HENDERSON – Critical care providers within the state of Nevada have the option to have their N95 masks decontaminated and returned for reuse.
The Battelle Critical Care Decontamination System, or CCDS, is a self-contained decontamination system with the ability to process tens of thousands of masks a day, with a turnaround time of about three days.
“A lot of the healthcare providers and first responders may not know about this service,” said Katy Delaney, a spokesperson for Battelle. “It’s actually free for them to have their N95 masks cleaned, saving a lot of PPE for reuse. We’re supporting the entire state of Nevada, and have the capacity to take in many more masks.”
Nevada received this system through the Federal Emergency Management Agency and Department of Health and Human Services (HHS) on May 1. On May 7, the first batch in Nevada was processed and since has decontaminated over 1,000 masks within the state.
“Nationally we’ve decontaminated more than one million masks,” Delaney continued. “There are now 50 systems deployed across the country, with 10 more ready to be deployed by FEMA when needed.”
Battelle partnered with FedEx and Cardinal Health to handle the shipping services from the point of care to the decontamination facilities and back at no cost to the sender. There are currently 203 companies enrolled in the decontamination program in Nevada.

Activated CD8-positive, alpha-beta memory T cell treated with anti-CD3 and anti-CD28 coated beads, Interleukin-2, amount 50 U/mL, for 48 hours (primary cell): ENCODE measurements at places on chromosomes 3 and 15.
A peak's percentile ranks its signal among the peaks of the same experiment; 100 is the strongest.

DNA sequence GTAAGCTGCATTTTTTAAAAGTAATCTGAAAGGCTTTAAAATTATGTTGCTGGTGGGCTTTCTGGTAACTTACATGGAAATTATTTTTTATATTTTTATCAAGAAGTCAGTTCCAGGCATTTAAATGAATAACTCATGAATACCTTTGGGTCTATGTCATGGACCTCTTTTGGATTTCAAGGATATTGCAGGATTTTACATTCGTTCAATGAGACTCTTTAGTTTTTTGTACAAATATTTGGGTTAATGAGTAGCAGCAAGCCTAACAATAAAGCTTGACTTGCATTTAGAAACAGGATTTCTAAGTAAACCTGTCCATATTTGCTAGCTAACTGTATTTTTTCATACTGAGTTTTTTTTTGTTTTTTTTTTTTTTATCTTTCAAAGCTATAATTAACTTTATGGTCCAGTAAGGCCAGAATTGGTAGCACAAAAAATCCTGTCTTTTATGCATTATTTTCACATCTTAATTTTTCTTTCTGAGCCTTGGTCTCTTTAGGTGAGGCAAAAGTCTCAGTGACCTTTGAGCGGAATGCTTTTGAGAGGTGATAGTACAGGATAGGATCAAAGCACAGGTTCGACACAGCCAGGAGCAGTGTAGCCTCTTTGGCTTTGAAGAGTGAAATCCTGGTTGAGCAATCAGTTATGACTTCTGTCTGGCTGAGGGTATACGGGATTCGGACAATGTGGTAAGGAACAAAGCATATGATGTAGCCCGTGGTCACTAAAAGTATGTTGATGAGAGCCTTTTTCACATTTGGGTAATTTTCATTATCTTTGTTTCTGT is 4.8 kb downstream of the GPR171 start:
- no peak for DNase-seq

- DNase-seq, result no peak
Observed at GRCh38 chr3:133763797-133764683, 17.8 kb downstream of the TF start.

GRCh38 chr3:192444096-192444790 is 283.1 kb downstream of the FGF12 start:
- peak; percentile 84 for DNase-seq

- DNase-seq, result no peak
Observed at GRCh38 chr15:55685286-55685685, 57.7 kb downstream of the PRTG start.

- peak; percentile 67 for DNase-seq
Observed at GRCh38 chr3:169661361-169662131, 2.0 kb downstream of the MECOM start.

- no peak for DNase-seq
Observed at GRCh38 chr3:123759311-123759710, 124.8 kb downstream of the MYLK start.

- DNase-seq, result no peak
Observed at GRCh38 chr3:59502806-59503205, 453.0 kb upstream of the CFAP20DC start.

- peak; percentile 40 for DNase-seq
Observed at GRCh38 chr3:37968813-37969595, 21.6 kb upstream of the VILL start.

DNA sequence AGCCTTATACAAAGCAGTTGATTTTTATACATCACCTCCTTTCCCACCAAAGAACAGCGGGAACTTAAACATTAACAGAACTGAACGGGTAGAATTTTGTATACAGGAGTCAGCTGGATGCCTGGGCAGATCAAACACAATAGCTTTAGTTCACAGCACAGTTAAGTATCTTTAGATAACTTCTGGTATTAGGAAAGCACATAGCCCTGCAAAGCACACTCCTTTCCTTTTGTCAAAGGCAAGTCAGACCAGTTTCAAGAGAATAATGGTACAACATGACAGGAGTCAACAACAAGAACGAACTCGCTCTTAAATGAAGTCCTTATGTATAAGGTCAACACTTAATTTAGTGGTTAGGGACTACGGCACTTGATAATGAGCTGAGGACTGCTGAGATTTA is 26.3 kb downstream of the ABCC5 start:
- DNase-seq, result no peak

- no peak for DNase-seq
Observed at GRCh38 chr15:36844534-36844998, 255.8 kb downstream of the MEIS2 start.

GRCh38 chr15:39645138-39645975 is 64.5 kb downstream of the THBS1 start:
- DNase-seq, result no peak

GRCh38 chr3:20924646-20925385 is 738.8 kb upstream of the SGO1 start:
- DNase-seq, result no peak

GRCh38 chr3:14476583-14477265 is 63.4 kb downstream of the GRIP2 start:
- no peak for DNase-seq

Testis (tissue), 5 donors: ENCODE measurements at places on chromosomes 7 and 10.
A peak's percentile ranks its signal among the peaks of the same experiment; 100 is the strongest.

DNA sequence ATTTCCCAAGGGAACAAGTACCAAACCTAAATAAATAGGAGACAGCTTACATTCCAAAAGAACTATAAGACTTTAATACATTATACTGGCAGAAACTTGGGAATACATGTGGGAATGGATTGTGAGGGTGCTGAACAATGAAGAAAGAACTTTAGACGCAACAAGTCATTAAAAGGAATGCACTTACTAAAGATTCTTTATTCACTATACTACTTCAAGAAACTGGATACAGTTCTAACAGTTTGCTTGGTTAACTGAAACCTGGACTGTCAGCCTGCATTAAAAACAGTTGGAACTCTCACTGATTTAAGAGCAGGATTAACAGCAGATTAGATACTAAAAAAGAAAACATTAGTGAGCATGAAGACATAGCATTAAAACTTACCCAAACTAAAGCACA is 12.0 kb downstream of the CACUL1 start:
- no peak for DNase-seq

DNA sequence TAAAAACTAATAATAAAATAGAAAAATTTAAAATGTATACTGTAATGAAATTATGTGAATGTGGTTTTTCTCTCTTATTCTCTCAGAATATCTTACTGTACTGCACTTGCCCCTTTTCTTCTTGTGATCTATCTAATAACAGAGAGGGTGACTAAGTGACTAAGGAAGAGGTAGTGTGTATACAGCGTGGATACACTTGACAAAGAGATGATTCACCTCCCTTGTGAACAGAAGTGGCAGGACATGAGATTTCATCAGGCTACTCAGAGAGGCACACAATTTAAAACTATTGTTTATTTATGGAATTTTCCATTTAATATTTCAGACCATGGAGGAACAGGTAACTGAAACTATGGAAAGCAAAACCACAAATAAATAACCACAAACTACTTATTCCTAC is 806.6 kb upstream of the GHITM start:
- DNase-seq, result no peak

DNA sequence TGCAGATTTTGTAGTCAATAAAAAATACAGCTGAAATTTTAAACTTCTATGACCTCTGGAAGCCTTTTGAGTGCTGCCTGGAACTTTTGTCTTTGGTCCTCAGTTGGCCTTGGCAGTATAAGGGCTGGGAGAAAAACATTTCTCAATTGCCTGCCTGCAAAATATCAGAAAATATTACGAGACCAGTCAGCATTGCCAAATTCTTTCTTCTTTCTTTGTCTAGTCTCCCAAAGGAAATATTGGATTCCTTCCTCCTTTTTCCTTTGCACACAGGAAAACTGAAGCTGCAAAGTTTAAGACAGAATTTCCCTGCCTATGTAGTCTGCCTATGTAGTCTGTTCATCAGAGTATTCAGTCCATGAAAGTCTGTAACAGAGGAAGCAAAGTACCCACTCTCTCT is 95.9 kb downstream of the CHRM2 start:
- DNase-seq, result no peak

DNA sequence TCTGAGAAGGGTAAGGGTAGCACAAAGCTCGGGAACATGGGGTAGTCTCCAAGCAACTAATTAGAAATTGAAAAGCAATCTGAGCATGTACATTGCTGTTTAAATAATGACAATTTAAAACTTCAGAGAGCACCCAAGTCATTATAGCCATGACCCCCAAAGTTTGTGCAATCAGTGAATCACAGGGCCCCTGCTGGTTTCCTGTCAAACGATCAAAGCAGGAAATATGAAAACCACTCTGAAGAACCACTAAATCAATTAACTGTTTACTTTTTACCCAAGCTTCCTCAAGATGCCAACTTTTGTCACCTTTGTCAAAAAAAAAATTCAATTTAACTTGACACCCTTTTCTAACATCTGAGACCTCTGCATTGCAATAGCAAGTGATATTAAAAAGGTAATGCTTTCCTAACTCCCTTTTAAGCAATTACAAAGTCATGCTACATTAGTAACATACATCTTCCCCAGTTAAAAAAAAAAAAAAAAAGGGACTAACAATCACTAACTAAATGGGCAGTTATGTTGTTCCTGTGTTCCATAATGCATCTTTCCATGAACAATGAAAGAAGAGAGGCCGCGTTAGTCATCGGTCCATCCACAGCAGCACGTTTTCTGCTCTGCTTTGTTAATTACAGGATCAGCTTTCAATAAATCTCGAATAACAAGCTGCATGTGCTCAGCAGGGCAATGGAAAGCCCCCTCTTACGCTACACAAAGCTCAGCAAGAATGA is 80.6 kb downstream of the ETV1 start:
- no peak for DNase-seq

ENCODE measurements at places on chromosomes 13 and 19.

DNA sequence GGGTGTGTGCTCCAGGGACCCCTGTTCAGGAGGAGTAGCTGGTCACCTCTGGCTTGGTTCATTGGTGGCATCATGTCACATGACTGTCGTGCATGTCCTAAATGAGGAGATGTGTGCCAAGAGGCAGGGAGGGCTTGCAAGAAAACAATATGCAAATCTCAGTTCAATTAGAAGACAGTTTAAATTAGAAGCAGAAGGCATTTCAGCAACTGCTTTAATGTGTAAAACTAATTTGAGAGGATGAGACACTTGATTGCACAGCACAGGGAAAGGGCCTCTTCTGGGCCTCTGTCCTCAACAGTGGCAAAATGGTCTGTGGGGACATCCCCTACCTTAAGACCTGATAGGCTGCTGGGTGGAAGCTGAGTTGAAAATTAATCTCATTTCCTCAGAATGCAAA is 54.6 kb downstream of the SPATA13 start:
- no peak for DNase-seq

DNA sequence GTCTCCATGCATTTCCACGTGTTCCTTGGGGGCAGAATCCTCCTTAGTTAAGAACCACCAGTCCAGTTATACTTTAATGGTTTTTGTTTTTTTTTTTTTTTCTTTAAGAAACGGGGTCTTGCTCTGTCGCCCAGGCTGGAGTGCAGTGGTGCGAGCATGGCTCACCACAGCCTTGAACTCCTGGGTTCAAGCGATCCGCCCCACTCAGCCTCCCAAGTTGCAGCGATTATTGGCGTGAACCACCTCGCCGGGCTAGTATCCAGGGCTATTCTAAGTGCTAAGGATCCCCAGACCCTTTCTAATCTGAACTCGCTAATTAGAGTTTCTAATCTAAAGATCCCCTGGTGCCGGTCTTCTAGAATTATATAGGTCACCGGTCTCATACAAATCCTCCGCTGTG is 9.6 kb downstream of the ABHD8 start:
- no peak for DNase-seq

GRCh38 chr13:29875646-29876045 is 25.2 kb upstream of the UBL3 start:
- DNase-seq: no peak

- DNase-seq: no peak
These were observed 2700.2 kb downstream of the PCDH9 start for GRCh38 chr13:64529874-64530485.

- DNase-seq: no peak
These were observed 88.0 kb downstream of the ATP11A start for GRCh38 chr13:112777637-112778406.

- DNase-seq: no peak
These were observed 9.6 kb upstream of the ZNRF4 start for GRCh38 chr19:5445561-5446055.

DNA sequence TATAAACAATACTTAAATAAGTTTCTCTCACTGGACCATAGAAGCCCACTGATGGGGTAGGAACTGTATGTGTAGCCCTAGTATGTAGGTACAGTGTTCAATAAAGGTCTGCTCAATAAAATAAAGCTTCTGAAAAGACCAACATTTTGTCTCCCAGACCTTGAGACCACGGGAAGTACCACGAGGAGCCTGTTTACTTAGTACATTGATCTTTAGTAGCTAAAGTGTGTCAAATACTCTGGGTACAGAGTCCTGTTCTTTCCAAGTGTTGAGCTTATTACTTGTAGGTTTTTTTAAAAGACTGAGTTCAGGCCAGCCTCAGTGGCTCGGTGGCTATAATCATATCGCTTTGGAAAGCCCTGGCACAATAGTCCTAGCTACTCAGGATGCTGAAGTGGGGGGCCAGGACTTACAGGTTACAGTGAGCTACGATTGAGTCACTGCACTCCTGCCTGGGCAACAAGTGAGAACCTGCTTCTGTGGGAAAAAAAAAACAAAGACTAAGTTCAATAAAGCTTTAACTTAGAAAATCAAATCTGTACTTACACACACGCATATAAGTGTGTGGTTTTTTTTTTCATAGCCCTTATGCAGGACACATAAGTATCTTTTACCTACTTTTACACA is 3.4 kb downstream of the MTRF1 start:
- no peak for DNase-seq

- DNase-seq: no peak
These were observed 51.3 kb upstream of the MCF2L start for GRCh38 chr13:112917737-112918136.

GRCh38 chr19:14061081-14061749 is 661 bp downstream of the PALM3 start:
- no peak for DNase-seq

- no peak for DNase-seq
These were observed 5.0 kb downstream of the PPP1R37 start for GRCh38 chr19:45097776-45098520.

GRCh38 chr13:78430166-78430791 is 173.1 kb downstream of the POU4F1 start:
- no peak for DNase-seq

“This is a great service as it allows our staff to reuse their own masks, so we get masks back to their owners. It also helps us continue extended use safely and helps conserve our PPE supply,” said Cassandra Deen, Manager of Renown Health’s sterile processing department. Renown is a not-for-profit healthcare network with locations across northern Nevada.
Critical care providers can enroll in this service by visiting Battelle’s website and signing a contract. They will then be provided with a three-digit code to use when labeling the contaminated mask shipments. The masks are shipped back to the provider facility at no cost to the company once decontamination is completed.
The system is based off research Battelle conducted for the FDA in 2015 to assess the feasibility of a decontamination and reuse process for N95 respirators in the event of PPE shortages resulting from a pandemic. Within the unit vaporized hydrogen peroxide is used to decontaminate biological contaminants including SARS-CoV-2.
In early 2020 the SARS-CoV-2 virus quickly spread worldwide and Battelle realized that the study they had conducted only a few years prior was becoming immediately relevant.
“That study was kind of just sitting on the shelf,” Delaney said. “We saw the pandemic spreading and shortages of PPE and went ahead and built a system. We tested it with two local hospitals in Columbus and proved that it works.”
Battelle was granted an Emergency Use Authorization for the CCDS on March 28 by the U.S. Food and Drug Administration and began processing masks at the Battelle Memorial Institute in Ohio. The next day the FDA expanded the authorization to allow Battelle to use their CCDS across the U.S.
On June 6 the FDA again expanded the authorization for Battelle to distribute decontaminated, compatible N95 respirators to a different healthcare facility, in addition to the previously authorized distribution to the healthcare facility from which the compatible N95 respirators were collected.
For more information on the CCDS or to enroll in the mask decontamination program visit Battelle’s website at www.battelle.org.